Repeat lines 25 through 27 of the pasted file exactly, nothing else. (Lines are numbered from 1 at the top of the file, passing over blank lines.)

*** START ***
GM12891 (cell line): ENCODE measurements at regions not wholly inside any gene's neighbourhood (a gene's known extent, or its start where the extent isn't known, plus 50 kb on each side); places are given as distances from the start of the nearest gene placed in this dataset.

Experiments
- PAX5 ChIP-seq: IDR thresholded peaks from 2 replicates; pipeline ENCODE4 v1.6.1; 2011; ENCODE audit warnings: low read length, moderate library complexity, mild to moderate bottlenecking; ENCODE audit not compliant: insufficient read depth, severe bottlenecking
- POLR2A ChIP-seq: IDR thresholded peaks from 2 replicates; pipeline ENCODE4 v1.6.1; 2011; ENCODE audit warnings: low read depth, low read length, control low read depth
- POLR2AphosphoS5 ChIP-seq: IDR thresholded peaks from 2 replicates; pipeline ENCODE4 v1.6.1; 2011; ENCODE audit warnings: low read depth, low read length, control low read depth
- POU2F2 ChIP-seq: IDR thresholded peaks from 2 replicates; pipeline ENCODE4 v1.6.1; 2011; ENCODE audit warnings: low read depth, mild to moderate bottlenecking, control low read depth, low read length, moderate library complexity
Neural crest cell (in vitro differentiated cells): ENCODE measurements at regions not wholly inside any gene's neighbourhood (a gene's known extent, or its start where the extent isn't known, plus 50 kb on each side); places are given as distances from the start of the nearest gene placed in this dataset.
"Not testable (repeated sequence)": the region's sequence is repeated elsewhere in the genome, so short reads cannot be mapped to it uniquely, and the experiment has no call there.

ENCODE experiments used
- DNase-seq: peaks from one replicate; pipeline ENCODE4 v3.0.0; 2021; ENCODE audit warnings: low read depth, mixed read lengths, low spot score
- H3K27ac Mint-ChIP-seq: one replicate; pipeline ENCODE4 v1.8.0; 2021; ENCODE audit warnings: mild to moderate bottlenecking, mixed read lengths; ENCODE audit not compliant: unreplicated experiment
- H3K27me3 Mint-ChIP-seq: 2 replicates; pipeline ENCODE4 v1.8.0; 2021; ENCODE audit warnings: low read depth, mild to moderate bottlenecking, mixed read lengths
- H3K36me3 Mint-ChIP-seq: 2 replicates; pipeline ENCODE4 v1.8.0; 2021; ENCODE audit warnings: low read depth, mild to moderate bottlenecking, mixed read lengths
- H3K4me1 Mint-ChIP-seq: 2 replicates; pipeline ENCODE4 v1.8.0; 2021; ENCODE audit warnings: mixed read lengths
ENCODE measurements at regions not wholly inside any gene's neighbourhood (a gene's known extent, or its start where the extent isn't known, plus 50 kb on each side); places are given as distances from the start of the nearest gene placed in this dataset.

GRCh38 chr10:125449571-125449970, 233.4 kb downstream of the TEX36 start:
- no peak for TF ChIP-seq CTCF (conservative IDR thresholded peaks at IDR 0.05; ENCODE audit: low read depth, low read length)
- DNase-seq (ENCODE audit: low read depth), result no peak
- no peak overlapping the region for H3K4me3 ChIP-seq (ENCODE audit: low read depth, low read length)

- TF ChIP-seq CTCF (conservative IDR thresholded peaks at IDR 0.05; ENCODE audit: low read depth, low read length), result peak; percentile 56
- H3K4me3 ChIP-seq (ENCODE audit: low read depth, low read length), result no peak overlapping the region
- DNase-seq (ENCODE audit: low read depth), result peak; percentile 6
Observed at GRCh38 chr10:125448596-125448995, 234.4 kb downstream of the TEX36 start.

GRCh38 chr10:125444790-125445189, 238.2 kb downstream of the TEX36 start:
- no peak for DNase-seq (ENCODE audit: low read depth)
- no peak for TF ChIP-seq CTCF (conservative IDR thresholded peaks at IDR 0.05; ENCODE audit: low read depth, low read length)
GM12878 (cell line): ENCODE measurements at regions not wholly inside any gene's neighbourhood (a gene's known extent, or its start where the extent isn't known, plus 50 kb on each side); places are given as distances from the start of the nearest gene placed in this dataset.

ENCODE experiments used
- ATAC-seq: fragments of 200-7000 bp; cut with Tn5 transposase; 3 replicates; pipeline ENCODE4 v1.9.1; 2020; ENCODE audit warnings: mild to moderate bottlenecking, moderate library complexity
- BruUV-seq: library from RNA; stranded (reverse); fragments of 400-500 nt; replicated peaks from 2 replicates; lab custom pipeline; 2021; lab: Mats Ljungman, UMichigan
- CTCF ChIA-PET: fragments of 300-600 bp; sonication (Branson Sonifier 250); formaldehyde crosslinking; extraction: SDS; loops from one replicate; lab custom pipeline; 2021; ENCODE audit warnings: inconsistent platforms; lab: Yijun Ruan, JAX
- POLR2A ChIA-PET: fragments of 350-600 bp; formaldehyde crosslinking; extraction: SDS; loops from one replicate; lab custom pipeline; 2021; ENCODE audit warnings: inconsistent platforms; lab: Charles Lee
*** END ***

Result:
- no peak for DNase-seq (ENCODE audit: low read depth)
- no peak for TF ChIP-seq CTCF (conservative IDR thresholded peaks at IDR 0.05; ENCODE audit: low read depth, low read length)
GM12878 (cell line): ENCODE measurements at regions not wholly inside any gene's neighbourhood (a gene's known extent, or its start where the extent isn't known, plus 50 kb on each side); places are given as distances from the start of the nearest gene placed in this dataset.